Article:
On hearing of Prince Phillip’s passing I immediately went to our family album and dug out the photograph of my Grandfather Chief Arthur Prest meeting the Queen and Prince Phillip on their maiden visit to Nigeria in 1958. Not that it has anything to do with his passing, but because that’s what people tend to do on social media. (I hang my head in shame 🙃).
Prince Philip’s passing is truly the end of an era for the Royal Family. Believe it or not he was considered the great moderniser, much in the mold of Princess Diana and Meghan Markle. It was he who, amongst other innovations insisted that Royal Weddings should be televised starting with his own to Elizabeth.
He was also regarded as an outsider, (Prince Phillip of Greece, not exactly Greek either, but that’s a long story), and held with suspicion. He too like Princess Diana and Meghan Markle was vilified when he joined the family, and was once described by a senior member of the ‘Firm’ as “that foundling” on account of the fact that his father was dead and his mother was in a sanatorium.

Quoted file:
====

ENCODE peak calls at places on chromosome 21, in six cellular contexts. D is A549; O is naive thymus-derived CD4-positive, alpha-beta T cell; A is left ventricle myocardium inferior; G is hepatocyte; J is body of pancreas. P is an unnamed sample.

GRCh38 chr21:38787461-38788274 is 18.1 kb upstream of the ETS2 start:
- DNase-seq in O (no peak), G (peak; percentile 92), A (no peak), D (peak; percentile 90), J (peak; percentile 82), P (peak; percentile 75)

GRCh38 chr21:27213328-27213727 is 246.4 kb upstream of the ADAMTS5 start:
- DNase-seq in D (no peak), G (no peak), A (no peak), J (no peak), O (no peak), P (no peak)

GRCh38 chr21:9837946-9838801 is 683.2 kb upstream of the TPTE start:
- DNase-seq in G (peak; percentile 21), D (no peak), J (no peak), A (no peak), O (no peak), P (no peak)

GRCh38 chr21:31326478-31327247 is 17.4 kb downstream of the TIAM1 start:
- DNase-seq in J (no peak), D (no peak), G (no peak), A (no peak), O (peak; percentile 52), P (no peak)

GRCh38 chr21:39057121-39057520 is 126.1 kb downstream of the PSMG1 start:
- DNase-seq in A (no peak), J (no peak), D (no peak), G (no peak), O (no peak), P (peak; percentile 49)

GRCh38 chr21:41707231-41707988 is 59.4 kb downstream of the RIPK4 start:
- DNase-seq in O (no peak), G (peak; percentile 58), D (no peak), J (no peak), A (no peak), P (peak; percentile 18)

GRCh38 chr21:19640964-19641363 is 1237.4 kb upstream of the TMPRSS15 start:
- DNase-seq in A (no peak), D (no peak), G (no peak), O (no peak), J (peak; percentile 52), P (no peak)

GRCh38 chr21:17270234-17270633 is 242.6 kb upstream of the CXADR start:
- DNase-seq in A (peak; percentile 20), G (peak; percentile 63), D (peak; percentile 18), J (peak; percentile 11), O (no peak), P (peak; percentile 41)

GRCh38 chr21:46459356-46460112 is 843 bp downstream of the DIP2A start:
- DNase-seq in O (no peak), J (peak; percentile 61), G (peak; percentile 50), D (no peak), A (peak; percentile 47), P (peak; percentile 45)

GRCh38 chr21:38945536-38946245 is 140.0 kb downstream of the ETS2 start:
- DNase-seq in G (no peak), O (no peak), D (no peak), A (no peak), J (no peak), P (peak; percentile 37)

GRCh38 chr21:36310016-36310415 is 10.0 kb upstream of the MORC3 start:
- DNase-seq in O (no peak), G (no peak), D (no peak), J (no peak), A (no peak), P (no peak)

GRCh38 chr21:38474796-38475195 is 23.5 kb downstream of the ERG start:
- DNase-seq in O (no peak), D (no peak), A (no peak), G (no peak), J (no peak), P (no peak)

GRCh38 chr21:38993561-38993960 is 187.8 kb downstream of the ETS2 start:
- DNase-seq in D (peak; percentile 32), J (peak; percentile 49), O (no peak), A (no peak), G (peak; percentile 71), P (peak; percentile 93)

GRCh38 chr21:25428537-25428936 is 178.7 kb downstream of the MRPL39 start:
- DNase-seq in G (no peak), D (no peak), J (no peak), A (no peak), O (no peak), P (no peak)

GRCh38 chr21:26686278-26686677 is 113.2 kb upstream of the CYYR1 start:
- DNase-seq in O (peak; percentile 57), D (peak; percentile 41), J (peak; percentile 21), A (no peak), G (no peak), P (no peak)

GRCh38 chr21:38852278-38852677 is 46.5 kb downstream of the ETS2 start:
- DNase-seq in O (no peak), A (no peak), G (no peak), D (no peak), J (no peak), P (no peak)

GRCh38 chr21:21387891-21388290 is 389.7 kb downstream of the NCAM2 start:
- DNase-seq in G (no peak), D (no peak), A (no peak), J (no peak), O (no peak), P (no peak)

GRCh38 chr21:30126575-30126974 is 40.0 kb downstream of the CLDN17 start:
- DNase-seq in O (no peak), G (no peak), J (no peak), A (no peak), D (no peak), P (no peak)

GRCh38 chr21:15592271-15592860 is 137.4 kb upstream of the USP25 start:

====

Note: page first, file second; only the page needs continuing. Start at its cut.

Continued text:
As we have seen over the years, Prince Phillip, like Harry was not fond of palace protocol, but I guess since he was the Queens husband, unlike Diana and Meghan not much could be done about it.
I must say I liked Phillip. His entrance into the Royal Family brought energy and modernity to what was already becoming a stultified institution. He had one of the most difficult and emasculating jobs in the world being consort to HRM Elizabeth II and he carried it off admirably for so many years.
I liked him because he was true to himself and his world view, no apologies. But I liked him even more when I discovered many years back that he had a number of Nigerian friends, my late Grandfather-in-law Chief SL Edu being one of them.
Prince Phillip Duke of Edingburgh Adieu may God grant you eternal rest